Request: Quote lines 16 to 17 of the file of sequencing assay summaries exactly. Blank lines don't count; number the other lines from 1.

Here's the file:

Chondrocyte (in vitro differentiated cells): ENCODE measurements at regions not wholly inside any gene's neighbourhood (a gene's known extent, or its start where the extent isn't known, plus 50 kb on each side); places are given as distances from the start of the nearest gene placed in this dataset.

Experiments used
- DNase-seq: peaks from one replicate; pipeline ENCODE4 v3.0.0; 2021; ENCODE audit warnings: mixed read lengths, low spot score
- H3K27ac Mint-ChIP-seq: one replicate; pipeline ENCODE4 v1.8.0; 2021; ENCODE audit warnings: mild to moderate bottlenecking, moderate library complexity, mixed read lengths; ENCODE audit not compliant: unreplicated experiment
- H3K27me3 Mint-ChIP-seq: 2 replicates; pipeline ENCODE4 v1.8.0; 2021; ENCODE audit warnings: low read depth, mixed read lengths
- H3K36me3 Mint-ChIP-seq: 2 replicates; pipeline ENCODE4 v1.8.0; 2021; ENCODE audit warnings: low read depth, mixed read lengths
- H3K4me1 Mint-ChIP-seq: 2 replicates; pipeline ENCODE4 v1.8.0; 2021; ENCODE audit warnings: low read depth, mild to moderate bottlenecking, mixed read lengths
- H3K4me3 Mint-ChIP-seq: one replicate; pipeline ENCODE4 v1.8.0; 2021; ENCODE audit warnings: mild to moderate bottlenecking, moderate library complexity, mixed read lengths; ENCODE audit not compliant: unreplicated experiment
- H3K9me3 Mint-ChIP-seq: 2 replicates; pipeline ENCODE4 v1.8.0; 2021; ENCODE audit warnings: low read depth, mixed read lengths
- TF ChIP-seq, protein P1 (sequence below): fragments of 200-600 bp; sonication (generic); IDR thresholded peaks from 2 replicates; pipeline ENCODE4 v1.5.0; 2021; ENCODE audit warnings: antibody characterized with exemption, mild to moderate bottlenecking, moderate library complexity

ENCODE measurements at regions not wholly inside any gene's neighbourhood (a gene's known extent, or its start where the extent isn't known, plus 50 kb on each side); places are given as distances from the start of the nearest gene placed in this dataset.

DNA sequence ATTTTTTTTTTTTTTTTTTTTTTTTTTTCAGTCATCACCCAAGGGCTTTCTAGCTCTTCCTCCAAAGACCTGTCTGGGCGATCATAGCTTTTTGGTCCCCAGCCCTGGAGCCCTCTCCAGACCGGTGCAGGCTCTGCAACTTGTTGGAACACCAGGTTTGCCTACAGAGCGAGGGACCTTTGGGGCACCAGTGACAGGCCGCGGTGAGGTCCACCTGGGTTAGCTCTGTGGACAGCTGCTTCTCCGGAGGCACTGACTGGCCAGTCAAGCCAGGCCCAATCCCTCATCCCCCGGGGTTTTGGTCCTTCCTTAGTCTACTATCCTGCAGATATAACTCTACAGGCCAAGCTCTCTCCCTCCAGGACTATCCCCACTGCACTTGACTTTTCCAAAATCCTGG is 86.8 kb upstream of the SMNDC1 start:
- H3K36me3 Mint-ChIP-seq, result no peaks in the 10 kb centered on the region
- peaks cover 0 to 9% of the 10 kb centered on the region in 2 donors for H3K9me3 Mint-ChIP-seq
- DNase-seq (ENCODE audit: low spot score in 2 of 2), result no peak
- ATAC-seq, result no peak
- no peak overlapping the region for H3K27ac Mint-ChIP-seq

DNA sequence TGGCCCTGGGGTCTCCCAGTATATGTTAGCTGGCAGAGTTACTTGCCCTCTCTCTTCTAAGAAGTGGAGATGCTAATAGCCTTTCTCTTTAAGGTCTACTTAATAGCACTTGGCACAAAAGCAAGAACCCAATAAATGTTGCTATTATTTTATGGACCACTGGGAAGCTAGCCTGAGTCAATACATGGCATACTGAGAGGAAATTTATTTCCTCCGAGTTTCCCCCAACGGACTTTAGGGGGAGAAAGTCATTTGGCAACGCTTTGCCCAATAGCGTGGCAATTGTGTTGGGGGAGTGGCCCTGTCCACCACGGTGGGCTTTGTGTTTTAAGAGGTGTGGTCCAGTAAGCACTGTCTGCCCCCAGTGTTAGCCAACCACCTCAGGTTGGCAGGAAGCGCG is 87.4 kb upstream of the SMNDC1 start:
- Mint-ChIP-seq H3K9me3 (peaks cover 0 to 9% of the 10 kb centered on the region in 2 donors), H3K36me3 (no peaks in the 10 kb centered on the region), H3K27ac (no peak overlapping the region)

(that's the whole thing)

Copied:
- ATAC-seq, result no peak
- no peak overlapping the region for H3K27ac Mint-ChIP-seq